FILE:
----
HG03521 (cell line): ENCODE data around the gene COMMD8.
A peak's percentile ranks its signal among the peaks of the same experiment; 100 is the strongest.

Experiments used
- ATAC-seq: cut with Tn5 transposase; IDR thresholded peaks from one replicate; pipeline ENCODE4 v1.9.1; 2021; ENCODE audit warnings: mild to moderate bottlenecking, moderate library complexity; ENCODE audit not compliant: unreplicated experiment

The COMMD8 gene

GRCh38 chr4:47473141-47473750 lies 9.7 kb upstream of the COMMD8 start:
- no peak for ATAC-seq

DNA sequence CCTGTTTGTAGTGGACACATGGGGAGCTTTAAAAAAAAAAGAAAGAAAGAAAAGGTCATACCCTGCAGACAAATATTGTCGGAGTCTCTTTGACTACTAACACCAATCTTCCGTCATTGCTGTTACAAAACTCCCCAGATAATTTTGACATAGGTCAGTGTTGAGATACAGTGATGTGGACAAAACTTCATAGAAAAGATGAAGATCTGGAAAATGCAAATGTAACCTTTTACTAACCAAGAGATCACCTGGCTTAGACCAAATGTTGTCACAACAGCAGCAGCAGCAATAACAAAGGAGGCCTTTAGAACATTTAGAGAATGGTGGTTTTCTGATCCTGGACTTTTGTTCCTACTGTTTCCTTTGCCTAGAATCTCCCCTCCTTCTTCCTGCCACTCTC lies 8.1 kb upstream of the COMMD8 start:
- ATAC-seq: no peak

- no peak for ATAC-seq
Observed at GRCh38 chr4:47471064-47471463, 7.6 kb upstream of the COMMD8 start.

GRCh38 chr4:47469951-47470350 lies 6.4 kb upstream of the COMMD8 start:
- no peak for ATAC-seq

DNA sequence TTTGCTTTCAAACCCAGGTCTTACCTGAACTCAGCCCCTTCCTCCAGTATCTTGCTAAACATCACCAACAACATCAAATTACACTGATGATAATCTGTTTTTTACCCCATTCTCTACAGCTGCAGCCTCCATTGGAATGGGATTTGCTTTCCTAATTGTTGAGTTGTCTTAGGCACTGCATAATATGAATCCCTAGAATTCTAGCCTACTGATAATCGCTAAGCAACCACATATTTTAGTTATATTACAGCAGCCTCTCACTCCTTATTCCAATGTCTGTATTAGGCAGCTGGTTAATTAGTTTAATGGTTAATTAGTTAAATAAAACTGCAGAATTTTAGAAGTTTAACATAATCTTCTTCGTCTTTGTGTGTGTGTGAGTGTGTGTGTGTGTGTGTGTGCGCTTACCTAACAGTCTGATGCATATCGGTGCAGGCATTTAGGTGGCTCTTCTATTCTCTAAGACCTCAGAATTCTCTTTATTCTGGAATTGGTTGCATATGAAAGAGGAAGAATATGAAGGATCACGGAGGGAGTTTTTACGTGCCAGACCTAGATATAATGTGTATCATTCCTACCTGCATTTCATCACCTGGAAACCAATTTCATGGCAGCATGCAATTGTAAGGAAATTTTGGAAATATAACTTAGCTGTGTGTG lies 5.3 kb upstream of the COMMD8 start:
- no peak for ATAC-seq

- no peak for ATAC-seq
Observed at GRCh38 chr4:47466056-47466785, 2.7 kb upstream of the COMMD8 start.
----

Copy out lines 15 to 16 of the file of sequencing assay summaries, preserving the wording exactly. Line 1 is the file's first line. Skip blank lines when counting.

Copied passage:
- no peak for ATAC-seq

- no peak for ATAC-seq